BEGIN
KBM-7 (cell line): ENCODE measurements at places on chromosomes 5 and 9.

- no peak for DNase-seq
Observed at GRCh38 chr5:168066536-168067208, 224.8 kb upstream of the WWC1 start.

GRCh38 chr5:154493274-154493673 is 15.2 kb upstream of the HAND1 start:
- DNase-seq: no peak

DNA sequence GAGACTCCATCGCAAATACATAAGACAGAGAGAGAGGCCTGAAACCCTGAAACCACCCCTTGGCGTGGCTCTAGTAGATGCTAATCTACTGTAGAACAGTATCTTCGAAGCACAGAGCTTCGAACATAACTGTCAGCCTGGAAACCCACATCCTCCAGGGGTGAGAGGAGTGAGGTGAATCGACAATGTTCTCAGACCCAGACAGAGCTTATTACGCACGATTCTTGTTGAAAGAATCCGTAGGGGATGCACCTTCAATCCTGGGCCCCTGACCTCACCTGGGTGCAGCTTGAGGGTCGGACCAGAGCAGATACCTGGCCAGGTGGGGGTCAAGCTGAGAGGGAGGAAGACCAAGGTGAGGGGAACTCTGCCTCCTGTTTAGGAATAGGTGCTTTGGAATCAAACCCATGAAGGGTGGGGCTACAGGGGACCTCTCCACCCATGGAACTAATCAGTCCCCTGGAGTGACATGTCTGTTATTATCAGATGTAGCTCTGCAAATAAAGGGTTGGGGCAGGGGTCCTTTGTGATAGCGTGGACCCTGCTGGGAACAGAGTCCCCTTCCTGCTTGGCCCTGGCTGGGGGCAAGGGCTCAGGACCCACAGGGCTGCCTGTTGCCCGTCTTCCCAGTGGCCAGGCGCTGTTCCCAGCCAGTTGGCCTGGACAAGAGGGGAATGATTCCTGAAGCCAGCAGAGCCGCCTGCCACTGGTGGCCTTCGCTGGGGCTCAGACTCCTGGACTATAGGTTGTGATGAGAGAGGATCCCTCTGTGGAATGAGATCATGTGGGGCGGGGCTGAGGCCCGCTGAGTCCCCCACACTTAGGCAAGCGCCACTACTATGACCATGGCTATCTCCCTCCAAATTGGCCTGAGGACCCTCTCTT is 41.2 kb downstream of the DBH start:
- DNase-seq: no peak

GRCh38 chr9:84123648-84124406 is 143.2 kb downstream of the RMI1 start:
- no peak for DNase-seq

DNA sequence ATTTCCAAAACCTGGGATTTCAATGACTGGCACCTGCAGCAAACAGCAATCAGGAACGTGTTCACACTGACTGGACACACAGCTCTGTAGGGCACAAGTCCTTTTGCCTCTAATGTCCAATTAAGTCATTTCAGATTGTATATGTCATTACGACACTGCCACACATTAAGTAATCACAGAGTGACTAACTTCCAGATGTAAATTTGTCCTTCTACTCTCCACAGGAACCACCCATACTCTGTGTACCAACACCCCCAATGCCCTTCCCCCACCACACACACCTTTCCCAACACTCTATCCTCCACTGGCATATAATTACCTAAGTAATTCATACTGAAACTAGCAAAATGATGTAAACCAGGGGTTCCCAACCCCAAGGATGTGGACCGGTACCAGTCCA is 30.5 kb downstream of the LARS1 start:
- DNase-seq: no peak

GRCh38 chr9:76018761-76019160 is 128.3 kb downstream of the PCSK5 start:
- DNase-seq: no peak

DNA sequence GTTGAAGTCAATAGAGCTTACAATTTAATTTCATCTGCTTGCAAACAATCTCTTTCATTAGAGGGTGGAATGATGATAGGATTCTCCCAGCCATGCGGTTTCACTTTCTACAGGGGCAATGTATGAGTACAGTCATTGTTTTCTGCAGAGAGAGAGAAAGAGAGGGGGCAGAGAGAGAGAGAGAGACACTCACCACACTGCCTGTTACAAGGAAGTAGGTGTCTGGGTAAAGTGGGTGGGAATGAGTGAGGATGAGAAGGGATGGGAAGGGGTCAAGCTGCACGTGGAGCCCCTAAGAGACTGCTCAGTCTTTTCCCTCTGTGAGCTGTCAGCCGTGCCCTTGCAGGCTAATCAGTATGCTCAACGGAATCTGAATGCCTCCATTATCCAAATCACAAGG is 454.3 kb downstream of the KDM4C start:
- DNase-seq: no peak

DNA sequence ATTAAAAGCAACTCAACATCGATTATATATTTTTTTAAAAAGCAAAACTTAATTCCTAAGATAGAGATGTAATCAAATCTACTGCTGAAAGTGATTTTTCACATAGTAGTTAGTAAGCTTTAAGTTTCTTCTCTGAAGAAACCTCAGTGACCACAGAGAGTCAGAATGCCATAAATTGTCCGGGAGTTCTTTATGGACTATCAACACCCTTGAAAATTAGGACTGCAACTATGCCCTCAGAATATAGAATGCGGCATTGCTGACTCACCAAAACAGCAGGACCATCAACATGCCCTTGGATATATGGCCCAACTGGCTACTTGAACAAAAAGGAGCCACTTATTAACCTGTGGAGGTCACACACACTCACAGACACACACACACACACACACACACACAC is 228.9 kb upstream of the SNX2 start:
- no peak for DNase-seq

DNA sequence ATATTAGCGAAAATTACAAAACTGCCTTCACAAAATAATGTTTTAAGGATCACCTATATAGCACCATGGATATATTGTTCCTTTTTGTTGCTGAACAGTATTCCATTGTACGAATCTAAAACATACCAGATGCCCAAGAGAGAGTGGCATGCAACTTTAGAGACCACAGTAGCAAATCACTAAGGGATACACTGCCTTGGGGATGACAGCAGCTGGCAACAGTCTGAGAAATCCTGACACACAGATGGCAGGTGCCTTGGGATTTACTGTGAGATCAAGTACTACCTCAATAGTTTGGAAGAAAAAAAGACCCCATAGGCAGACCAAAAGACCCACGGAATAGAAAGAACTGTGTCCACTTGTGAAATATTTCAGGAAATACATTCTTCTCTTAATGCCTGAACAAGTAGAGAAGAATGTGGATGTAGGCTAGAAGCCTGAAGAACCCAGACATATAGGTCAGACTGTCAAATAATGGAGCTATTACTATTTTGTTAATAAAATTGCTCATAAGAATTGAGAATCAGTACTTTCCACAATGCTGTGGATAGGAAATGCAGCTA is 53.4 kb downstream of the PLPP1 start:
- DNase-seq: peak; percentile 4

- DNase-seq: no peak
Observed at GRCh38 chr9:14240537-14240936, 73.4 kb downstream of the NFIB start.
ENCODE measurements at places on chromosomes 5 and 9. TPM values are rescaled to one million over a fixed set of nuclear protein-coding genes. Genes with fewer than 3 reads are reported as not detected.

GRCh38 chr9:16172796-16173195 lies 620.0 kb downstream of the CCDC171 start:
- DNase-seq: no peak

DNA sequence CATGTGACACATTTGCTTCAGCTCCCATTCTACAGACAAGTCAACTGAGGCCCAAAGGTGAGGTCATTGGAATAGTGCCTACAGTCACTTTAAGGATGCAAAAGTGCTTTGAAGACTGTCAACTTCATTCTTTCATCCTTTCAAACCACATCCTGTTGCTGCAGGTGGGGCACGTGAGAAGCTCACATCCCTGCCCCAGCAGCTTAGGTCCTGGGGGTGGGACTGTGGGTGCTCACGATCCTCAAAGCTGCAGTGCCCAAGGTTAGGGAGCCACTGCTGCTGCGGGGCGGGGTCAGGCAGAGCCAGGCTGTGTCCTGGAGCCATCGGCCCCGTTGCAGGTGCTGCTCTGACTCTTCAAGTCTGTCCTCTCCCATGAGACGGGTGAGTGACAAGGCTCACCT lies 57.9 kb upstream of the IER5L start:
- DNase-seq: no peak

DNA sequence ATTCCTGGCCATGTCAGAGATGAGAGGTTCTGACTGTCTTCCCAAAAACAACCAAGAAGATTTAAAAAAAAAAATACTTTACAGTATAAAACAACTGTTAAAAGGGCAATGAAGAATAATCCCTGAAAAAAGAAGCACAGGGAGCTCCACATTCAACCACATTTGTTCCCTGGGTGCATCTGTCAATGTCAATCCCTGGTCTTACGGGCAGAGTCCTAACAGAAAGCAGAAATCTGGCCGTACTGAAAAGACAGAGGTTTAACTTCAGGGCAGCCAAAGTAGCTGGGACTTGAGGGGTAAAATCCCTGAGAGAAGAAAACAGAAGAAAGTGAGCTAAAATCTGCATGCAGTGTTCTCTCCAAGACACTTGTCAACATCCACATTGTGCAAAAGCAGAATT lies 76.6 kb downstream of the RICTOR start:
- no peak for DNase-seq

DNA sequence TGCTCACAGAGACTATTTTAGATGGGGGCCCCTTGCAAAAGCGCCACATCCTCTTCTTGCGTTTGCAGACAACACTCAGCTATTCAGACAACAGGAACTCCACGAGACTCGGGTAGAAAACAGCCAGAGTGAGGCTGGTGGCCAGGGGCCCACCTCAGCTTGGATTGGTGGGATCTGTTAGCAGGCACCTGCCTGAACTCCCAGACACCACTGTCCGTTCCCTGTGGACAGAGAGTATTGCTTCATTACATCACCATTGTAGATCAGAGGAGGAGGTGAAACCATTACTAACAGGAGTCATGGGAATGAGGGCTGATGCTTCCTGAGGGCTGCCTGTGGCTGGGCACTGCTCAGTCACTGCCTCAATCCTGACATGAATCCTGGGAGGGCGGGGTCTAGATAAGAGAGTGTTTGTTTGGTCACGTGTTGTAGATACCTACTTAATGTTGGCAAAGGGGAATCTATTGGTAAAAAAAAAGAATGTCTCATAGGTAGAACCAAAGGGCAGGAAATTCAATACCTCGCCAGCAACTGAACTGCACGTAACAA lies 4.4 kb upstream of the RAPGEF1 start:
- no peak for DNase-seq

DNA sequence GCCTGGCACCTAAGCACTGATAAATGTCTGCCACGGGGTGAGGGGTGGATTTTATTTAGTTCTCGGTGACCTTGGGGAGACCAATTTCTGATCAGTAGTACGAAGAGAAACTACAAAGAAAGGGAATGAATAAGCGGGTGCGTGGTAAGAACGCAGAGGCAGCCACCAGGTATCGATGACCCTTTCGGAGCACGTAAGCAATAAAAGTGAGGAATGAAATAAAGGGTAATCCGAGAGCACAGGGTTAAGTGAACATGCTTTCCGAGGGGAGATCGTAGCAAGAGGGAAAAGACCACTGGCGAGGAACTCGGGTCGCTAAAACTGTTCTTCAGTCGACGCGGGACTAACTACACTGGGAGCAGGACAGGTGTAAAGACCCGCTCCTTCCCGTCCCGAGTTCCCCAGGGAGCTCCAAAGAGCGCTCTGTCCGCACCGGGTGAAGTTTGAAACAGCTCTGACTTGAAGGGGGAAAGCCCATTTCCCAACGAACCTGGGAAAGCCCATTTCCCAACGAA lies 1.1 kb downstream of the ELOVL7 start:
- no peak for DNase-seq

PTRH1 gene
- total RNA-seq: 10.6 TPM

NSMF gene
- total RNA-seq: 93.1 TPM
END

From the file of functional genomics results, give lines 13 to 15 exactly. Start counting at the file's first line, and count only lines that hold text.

- DNase-seq: no peak

DNA sequence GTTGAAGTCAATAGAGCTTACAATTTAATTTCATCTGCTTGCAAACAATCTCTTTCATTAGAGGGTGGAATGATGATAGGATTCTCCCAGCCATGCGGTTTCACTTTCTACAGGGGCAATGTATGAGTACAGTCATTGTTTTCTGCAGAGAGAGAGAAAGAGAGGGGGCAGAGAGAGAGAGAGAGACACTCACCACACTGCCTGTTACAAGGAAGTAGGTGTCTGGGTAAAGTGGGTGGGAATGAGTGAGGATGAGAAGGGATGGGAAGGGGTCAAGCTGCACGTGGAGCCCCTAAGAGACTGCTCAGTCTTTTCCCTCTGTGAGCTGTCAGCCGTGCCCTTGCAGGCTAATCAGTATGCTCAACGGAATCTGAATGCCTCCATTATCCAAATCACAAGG is 454.3 kb downstream of the KDM4C start:
- DNase-seq: no peak